I was in Tokyo this past week for some new work and was able to do some shooting during the weekend. Fortunately, I came across a couple trees that were in bloom with what I think are plum blossoms. An added bonus was all the birds that were flying and jumping around these trees sucking the nectar. When I saw this I stopped, pulled my camera out and changed to my Olympus 14-150mm 4.0-5.6 lens. I started taking pictures from about 50 feet away with the lens all the way to 150mm, but the birds were still too small. I started easing my way toward the trees, but all the birds took off to another tree. I continued to ease closer and then just stood there with my camera at eye level waiting for the birds to come back. After about 10 minutes they would slowly come back. Again, I kept the lens all the way at 150mm the whole time and started shooting with high speed continuous shooting to get several shots of the birds and catch the right one. I spent about an hour just hanging around this one tree waiting and trying to follow these birds who were jumping around very fast. This was a fun and difficult challenge and look forward to doing more of this type of shooting.
An early morning at a Tokyo train station.
I took this on the day we were returning to Okinawa from Tokyo. We had to get an earlier flight from Narita than we initially planned so we had to get on the first train from Mejirodai (Hachioji area) at 5:30am.
Did a quick look back at some photos from 2009. I am starting to look at my really old files to see if any can make it into my print gallery. Here are a few of the shots that I've looked at so far.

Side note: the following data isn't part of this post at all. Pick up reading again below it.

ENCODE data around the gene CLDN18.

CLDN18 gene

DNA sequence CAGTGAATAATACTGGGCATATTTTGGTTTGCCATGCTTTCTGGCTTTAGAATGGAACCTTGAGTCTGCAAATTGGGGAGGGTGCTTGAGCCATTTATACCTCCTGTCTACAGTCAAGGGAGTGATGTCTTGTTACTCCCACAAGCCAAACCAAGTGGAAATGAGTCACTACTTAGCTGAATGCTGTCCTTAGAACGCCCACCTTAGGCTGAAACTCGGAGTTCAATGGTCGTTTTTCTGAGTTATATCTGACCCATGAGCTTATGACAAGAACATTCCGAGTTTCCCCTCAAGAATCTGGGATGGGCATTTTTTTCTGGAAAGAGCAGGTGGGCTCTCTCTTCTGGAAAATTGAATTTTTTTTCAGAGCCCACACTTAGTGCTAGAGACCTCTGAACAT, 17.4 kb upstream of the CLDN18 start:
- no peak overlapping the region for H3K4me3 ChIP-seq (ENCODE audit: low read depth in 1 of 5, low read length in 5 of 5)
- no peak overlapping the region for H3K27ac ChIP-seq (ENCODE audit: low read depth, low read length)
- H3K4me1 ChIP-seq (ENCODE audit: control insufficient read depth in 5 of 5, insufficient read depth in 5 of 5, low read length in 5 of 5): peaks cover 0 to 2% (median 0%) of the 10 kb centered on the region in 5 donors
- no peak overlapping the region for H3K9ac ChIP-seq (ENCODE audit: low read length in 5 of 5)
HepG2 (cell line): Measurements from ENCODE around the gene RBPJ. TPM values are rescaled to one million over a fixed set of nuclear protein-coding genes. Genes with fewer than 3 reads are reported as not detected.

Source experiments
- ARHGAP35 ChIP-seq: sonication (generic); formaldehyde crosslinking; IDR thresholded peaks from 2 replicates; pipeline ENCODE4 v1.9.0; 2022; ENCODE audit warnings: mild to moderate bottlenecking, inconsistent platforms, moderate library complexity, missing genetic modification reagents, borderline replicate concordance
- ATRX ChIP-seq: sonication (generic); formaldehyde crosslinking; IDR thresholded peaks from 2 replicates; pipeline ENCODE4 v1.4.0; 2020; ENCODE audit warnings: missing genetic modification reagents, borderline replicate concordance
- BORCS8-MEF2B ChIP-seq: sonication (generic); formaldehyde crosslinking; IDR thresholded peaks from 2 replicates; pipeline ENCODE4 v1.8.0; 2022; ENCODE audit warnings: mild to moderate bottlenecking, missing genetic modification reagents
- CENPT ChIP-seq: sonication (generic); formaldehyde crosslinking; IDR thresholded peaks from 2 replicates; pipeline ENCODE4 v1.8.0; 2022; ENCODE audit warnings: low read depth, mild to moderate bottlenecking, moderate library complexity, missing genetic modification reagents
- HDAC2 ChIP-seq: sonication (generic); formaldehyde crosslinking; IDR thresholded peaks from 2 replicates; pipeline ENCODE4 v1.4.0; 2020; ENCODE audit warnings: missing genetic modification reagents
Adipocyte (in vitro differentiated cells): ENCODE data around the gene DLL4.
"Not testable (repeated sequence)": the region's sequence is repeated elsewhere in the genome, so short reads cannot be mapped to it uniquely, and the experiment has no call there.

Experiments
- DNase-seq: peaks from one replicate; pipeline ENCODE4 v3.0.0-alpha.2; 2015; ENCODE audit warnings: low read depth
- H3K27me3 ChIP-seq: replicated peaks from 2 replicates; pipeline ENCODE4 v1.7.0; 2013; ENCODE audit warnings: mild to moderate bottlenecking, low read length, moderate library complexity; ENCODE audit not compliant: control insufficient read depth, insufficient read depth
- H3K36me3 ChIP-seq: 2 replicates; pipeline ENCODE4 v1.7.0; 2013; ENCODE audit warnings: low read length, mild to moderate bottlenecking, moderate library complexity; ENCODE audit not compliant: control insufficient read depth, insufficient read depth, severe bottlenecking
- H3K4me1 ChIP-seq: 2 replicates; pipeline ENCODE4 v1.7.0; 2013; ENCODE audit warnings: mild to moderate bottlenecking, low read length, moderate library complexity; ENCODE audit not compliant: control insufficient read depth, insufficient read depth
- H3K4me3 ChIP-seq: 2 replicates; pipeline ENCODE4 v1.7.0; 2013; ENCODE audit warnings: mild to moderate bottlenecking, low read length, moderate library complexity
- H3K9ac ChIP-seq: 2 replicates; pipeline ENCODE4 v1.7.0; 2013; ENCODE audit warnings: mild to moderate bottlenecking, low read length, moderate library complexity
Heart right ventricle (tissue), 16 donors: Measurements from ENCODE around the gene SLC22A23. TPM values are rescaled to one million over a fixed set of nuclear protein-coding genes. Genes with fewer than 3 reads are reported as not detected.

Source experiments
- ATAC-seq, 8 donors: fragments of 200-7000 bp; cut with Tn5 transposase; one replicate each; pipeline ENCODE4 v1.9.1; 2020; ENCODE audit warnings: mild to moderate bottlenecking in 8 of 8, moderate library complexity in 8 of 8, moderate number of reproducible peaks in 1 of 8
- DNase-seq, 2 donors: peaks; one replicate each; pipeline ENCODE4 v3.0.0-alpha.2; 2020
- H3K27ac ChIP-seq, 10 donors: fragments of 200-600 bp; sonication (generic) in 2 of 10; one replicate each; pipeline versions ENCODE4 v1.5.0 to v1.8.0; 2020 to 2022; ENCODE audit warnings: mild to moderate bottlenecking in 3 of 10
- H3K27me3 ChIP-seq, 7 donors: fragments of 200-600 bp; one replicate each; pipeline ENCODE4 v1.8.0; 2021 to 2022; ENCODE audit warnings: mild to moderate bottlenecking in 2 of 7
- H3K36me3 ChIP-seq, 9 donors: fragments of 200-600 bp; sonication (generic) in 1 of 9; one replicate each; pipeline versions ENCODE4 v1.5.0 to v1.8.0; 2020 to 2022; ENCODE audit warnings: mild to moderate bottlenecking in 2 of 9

I promise this is the last post from Mori Tower. While I don't consider this one of my best photos, it is one I can use to show the capabilities of my new Olympus camera. One of the lenses I bought with the camera was a 14-150 4.0-5.6. Since my camera has a crop factor of 2x, this lens has the 35mm equivalent of 28-300. I decided to play around with zooming all the way out and seeing about getting the setting sun on some random buildings. Once again, this is handheld which is amazing since at 300mm the photo in the viewfinder was bouncing around pretty heavily. I had to crank up the ISO to 1600 in order to get this at F8 and 1/160 of a second. Once again the stabilization system kept everything in focus.
The earlier shot of sunset was early enough where you can't really see the smog overtake the sun, but since the sun was much lower in the sky, you can really see the smog in this one. I also decided to give it a bit of a Blade Runner look.
Haven't posted much in the past week due to our traveling in Tokyo. My previous post talked about how I am starting a grand experiment with mirrorless cameras, specifically the Olympus OM-D E-M5 micro 4/3rds camera system. So far I've been completely blown away. I have a lot of photos I will be posting in the coming days, but today I want to discuss two that I took from the 27th floor of the Mori Building Roppongi Hills.